• J.R. Lonsway

8 Can't Wait?

This is so ridiculous I don't even know where to start. I would like to give the people who dreamed this up the benefit of the doubt and say that they were well-intentioned, but after reading the website and seeing that their cause is to fully defund police departments nationwide and ultimately abolish them, I can only conclude that clearly they possess no concept based in reality. In the meantime, they are throwing around these eight standards that they feel all law enforcement agencies should meet. They even present a model Use of Force policy, which reads, by the way, like every policy I've ever seen from any police department.


Of the eight items on their list, six have been on the books in Las Cruces over forty years. I know this because I joined LCPD in 1979 and retired in 2001. The only exceptions are the ban they request on chokeholds, which the department recently ended, and the Use of Force Continuum. The continuum was around for decades, but was changed sometime after my retirement by the director of the law enforcement academy in Santa Fe; however, the LCPD always had policy in place to insure that officers complied with acceptable use of force standards.


8 Can't Wait claims if the steps are enacted it will reduce police violence by 72%. First of all, it's not police violence. Police officers use force when violence is directed at them and whether it escalates depends entirely on the suspect. We have no control over their levels of intoxication, weapons of choice, or intent. Second, where did the stats come from to support the claim that incidents of use of force will drop 72%? And if that is the case, why are officer-involved shootings in Las Cruces at a higher capacity for a city its size than others?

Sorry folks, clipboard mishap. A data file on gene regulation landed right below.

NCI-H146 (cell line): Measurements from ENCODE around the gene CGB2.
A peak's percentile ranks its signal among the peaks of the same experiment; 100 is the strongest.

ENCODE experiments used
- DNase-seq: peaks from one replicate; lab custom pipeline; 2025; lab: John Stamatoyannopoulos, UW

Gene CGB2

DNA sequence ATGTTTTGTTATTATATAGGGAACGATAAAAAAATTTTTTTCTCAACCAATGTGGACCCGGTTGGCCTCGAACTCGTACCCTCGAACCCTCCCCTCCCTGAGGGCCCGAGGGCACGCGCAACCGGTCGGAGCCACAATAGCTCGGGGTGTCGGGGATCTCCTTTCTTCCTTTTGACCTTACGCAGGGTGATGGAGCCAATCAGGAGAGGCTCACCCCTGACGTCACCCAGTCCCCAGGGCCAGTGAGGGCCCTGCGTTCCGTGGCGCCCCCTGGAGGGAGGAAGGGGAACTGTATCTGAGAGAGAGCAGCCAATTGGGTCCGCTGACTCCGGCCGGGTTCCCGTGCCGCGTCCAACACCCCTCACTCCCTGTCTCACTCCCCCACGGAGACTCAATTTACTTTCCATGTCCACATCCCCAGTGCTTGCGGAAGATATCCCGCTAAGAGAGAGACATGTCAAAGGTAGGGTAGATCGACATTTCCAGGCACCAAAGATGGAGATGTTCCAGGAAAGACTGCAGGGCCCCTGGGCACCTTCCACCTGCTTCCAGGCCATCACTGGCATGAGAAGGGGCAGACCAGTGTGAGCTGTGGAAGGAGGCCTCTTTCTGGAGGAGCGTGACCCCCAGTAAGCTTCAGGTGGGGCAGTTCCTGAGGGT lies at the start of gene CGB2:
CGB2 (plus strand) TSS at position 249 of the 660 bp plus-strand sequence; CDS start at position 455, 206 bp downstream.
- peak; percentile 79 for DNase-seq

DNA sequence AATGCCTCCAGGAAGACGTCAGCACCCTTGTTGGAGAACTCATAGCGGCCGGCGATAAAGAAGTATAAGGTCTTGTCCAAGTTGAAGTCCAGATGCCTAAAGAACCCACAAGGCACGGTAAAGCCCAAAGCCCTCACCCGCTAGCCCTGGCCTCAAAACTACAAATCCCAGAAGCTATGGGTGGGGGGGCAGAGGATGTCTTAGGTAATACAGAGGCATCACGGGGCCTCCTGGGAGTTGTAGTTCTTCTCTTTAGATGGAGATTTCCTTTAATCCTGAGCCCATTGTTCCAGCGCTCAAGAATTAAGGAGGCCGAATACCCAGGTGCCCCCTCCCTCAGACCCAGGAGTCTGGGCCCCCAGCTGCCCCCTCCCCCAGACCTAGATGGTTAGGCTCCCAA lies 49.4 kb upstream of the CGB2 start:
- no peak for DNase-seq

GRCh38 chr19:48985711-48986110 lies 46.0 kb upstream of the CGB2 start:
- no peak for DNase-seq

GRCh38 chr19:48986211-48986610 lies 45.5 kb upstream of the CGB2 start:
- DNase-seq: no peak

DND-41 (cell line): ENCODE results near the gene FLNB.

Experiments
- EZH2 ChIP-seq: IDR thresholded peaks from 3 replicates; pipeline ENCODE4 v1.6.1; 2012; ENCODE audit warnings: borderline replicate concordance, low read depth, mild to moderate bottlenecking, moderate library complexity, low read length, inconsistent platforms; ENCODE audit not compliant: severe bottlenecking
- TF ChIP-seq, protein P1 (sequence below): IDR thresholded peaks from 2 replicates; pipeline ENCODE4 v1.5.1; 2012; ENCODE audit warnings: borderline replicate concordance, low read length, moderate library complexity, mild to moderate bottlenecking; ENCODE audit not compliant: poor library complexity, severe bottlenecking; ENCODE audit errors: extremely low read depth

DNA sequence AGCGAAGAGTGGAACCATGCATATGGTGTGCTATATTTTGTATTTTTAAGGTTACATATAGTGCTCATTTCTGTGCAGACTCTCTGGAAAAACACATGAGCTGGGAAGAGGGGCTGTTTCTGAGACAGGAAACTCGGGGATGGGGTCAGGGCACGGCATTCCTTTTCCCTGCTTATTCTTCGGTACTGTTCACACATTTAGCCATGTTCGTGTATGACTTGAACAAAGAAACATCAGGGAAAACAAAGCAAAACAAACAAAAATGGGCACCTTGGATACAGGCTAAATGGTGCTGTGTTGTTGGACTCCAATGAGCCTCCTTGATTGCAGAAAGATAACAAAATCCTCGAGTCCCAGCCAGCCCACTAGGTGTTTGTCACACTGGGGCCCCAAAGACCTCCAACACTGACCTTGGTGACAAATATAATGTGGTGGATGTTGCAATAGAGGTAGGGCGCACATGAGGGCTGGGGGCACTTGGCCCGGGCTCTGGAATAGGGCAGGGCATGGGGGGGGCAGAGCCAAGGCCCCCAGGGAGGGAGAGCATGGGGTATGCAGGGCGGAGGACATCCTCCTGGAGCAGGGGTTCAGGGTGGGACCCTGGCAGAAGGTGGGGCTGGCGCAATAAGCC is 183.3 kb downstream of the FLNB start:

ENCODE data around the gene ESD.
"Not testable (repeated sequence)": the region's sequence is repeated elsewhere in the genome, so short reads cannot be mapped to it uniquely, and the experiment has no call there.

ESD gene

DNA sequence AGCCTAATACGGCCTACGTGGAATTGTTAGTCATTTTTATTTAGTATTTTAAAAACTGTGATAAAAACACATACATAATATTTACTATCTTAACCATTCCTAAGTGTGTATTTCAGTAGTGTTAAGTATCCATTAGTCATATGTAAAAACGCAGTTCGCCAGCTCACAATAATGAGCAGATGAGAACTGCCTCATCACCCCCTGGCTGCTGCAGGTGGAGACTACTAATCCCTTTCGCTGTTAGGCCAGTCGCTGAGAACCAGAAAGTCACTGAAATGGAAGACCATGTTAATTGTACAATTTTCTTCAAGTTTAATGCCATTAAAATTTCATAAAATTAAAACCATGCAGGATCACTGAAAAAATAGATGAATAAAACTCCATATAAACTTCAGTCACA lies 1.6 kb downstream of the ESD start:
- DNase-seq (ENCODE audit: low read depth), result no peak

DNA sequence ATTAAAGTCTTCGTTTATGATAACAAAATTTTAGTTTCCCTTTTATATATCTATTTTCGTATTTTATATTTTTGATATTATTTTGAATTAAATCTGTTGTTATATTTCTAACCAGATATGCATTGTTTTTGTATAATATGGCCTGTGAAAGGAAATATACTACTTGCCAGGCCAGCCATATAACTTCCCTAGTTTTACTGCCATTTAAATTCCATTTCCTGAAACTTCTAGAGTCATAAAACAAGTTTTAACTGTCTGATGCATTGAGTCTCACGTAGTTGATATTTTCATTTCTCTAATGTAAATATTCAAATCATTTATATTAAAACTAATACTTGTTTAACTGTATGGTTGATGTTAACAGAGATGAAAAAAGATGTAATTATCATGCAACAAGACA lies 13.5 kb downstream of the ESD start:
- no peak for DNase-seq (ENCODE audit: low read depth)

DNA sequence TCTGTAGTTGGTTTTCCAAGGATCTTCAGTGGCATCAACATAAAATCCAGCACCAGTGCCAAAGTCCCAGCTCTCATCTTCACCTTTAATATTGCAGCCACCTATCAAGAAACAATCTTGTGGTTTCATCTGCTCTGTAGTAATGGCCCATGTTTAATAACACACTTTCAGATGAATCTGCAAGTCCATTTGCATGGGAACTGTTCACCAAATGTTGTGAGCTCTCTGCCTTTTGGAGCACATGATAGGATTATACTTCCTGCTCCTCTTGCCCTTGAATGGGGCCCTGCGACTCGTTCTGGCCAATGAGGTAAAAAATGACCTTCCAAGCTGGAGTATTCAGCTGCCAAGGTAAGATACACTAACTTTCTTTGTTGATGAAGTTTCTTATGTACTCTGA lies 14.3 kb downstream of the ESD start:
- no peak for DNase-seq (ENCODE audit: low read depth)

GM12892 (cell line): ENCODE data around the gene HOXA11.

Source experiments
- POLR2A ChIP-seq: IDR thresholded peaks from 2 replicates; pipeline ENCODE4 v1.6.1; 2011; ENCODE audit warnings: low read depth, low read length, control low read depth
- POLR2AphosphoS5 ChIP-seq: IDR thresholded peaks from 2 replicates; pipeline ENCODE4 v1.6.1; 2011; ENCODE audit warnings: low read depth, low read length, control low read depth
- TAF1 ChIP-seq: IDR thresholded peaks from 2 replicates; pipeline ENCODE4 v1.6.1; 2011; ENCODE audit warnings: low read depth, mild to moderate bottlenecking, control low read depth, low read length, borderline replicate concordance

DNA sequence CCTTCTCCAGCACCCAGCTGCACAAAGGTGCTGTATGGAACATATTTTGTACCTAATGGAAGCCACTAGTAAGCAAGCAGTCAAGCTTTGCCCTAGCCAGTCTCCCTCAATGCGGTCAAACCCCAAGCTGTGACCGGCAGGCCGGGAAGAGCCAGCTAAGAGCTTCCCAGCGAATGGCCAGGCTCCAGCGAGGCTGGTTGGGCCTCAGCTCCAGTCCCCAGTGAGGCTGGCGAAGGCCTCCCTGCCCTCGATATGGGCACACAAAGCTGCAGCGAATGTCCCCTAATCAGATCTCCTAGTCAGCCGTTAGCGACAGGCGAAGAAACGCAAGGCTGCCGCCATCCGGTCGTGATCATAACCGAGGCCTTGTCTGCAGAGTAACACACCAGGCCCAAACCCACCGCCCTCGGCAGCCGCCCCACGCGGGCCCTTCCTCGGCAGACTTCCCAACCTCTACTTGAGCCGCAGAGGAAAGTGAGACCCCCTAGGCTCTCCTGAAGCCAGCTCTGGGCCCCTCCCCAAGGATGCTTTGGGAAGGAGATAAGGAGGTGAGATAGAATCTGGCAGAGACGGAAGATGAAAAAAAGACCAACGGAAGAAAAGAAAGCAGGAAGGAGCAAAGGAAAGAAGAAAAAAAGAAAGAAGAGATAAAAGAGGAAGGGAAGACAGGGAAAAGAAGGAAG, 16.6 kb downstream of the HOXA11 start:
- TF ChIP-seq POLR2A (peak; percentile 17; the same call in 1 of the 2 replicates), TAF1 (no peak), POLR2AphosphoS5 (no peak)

The common public misconception is that bad or inadequate police training, or substandard police officers, leads to more shootings. The reality is that LCPD officers are well-trained in use of force issues. I want to know, and what the city council should be asking is, what's going on in our community that has promoted significantly more acts of violence against police officers?


If the answer is taking money away from the police and the responsibility that goes with responding to calls of mentally ill and/or suicidal people and invest it in mental health counselors, I support that. And get your wallets out, taxpayers, because it is going to cost. MDs and PhDs don't come cheap. The city could spend less hiring a counselor with a Master's degree, but it is still going to be pricey.


These mental health counselors would have to work shifts in order to be available immediately. Remember, if we are going to defund police for these types of services, and eventually abolish the police, someone has to bear the responsibility for answering those calls. If the presence of police officers is what sets people off, we can't be the ones responding to the scene. Better to send a mental health professional to speak with the gun/knife/sword/ballbat/chain/pool cue/crowbar/axe/hatchet bearing person causing the disturbance (I listed those weapons because I dealt with suspects over the years who bore those weapons). Should be a real blast trying to recruit people for the position! Good luck!!


There is more than one side to this equation, and the answer is not in a utopian mindset or in assuming that every use of force incident is the fault of the officer(s). All those weapons I listed above were in the hands of intoxicated, drugged up suspects OR mentally ill persons who were off their meds. Oh, and add one more weapon, the motor vehicle. Had a suspect try to run me over one afternoon, but at least he had a legitimate excuse (well, in his mind): he had a pound of pot in the car that he had just traded stolen firearms for, guns that were acquired in a burglary he had committed earlier. I was on foot and he accelerated towards me screaming "COME ON, FUCKER!" I fired three rounds from a .357 into his car. I was definitely in violation of policy which dictated that officers would not fire at, or from, a moving vehicle. I defended my actions in front of a shooting board, and the internal affairs investigator, and no wrongdoing was found.


There are exceptions to every rule, but by today's politically correct standards I would most likely be suspended without pay, if not terminated from employment, and there would be those who would want to hold me accountable for not trying to de-escalate the situation by just talking sensibly to the nice young man.

J.R. Lonsway served 22 years with the Las Cruces, New Mexico, police department and retired as a Deputy Chief of Police. After retirement he served with the U.S. Department of State as a police advisor in Kosovo, Afghanistan, Liberia, Haiti, Lebanon, and South Sudan. He is a former U.S. Marine.

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